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  1. Bipin Indurkhya & Amitash Ojha (2013). An Empirical Study on the Role of Perceptual Similarity in Visual Metaphors and Creativity. Metaphor and Symbol 28 (4):233 - 253.
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  2. Bipin Indurkhya (2005). On the Neural Grounding for Metaphor and Projection. Behavioral and Brain Sciences 28 (2):134-135.
    Focusing on the mirror system and imitation, I examine the role of metaphor and projection in evolutionary neurolinguistics. I suggest that the key to language evolution in hominid might be an ability to project one's thoughts and feelings onto another agent or object, to see and feel things from another perspective, and to be able to empathize with another agent.
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  3. Bipin Indurkhya (2003). Word-Sentences and an Interaction-Based Account of Language Evolution. Behavioral and Brain Sciences 26 (3):293-293.
    Considerations from an interaction-based approach to the evolution of language and the role of word-sentences therein show that the object-attribute ontology is arrived at a much later stage. Therefore, Hurford's arguments, by focusing on the predicate-argument structure, seem to miss out on most of the interesting aspects of the early stages in language evolution.
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  4. Bipin Indurkhya (2002). Timothy R. Colburn, Philosophy and Computer Science. Minds and Machines 12 (3):454-459.
  5. Mehdi Dastani & Bipin Indurkhya (2001). Modeling Context Effect in Perceptual Domains. In P. Bouquet V. Akman (ed.), Modeling and Using Context. Springer. 129--142.
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  6. Bipin Indurkhya (2000). Andy Clark, Jesús Ezquerro, and Jesús M. Larrazabal (Eds.), Philosophy and Cognitive Science: Catergories, Consciousness, and Reasoning. [REVIEW] Minds and Machines 10 (3):430-435.
  7. Bipin Indurkhya (1999). Creativity of Metaphor in Perceptual Symbol Systems. Behavioral and Brain Sciences 22 (4):621-622.
    A metaphor can often create novel features in an object or a situation. This phenomenon has been particularly hard to account for using amodal symbol systems: although highlighting and downplaying can explain the shift of focus, it cannot explain how entirely new features can come about. We suggest here that the dynamism of perceptual symbol systems, particularly the notion of simulator, provides an elegant account of the creativity of metaphor. The elegance lies in the idea that the creation of new (...)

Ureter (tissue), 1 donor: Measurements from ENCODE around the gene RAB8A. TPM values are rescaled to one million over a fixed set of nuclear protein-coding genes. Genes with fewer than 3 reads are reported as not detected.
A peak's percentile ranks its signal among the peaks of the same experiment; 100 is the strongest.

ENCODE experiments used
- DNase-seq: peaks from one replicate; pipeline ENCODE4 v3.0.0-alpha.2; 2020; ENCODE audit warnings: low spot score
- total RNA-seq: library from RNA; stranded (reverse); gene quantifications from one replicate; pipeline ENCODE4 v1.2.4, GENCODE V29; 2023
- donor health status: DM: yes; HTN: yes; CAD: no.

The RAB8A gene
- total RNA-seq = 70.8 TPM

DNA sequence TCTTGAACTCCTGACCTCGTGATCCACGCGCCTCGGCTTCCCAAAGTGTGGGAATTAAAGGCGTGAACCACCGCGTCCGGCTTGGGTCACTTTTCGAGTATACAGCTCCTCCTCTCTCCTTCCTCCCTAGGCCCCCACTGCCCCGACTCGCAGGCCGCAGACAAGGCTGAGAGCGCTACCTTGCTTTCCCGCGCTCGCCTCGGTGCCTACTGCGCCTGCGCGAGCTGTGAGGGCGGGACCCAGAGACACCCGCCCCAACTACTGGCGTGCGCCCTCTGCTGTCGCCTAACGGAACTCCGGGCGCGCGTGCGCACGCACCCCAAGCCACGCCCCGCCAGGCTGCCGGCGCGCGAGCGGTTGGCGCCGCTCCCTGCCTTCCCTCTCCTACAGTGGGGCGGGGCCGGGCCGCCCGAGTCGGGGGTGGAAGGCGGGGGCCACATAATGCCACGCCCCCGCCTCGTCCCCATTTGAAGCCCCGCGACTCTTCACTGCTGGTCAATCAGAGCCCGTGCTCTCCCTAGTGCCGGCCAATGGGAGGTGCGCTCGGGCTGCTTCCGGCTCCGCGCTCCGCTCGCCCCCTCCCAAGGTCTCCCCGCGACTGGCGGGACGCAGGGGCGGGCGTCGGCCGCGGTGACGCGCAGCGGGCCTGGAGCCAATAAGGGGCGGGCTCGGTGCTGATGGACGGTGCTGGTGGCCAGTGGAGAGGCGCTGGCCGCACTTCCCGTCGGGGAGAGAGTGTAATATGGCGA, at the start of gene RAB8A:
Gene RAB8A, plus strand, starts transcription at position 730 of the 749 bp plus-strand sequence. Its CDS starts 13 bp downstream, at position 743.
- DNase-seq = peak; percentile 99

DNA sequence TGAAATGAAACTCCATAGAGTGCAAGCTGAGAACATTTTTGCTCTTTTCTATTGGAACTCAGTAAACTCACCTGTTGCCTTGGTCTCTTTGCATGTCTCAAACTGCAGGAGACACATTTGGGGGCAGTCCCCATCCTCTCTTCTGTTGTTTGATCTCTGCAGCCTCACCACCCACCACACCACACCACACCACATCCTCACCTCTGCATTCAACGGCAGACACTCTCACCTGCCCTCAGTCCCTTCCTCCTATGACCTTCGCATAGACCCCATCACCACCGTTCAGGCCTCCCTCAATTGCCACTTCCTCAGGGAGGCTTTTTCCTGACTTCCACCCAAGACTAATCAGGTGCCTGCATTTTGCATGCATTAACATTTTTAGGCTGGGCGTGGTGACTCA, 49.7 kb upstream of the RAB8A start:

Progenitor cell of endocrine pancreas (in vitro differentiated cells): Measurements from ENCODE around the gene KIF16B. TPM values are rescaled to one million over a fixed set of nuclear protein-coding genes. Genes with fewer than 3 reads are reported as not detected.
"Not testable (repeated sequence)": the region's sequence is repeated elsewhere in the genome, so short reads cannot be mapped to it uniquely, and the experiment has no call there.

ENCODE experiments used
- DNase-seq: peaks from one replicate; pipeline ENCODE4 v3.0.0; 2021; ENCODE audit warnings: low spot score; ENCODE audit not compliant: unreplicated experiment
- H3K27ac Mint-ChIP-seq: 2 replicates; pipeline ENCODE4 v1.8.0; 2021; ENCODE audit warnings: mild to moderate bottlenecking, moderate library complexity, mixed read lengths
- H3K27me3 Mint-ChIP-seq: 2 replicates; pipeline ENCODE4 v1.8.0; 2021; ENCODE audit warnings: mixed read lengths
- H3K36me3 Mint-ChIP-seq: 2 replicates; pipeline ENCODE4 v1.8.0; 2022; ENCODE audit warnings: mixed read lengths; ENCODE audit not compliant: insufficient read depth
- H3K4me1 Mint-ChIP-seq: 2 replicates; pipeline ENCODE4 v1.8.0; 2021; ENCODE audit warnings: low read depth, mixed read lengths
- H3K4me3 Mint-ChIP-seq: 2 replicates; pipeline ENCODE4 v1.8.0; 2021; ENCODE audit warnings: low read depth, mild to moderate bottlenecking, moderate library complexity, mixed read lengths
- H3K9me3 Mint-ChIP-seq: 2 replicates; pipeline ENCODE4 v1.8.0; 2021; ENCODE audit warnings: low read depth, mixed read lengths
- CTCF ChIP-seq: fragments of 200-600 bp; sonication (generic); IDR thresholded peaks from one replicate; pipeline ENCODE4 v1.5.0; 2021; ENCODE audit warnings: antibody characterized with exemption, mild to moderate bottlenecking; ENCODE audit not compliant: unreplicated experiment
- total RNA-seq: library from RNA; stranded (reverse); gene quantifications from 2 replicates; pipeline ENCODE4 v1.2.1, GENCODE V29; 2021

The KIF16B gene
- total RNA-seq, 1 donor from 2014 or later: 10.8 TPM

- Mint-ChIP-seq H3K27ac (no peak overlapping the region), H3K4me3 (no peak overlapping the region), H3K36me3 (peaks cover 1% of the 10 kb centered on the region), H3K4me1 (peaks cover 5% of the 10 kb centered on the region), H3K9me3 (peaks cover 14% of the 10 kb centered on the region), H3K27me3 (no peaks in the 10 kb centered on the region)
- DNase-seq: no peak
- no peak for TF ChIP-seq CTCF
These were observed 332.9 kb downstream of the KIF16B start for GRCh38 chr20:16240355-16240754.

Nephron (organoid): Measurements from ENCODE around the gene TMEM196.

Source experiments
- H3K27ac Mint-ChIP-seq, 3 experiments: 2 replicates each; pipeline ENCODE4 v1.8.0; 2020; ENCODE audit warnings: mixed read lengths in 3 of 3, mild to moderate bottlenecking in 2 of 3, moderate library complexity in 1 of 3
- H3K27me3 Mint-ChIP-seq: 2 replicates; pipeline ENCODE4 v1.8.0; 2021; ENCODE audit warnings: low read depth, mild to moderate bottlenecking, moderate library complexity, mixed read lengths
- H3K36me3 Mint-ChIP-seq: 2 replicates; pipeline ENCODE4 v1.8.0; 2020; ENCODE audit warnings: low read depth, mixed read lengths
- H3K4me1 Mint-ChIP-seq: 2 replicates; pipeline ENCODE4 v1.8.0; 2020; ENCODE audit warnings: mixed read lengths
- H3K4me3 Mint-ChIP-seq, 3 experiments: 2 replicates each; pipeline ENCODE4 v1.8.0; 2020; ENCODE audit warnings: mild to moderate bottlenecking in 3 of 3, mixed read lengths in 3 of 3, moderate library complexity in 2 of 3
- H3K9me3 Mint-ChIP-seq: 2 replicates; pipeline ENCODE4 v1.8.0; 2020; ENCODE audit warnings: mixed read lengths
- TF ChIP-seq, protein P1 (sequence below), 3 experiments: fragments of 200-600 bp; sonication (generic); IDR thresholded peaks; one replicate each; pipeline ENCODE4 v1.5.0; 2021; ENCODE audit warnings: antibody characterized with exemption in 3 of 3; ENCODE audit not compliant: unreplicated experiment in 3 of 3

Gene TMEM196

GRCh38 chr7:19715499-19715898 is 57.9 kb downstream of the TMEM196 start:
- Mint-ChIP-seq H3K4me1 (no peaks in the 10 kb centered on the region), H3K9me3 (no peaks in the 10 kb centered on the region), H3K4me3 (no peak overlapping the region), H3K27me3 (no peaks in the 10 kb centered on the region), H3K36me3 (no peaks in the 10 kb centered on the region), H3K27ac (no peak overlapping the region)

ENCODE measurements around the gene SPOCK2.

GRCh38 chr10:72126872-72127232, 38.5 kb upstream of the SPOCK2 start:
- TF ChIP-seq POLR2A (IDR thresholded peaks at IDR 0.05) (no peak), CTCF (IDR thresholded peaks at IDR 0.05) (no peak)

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  8. Bipin Indurkhya (1990). Some Remarks on the Rationality of Induction. Synthese 85 (1):95 - 114.
    This paper begins with a rigorous critique of David Stove''s recent bookThe Rationality of Induction. In it, Stove produced four different proofs to refute Hume''s sceptical thesis about induction. I show that Stove''s attempts to vindicate induction are unsuccessful. Three of his proofs refute theses that are not the sceptical thesis about induction at all. Stove''s fourth proof, which uses the sampling principle to justify one particular inductive inference, makes crucial use of an unstated assumption regarding randomness. Once this assumption (...)
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  9. Bipin Indurkhya (1987). Approximate Semantic Transference: A Computational Theory of Metaphors and Analogies. Cognitive Science 11 (4):445-480.
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  10. Bipin Indurkhya (1986). Constrained Semantic Transference: A Formal Theory of Metaphors. Synthese 68 (3):515 - 551.
    In this paper we propose a formal theory of metaphors called Constrained Semantic Transference [CST]. We start from the assumptions that metaphors are characterized by the description of one domain, called the target domain, in terms of another domain, called the source domain; and that a metaphor works by transferring a set of structural relationships from the source domain to the target domain coherently.Starting from these assumptions, we formally define the concept of T-MAPs which are partial coherent mappings from the (...)
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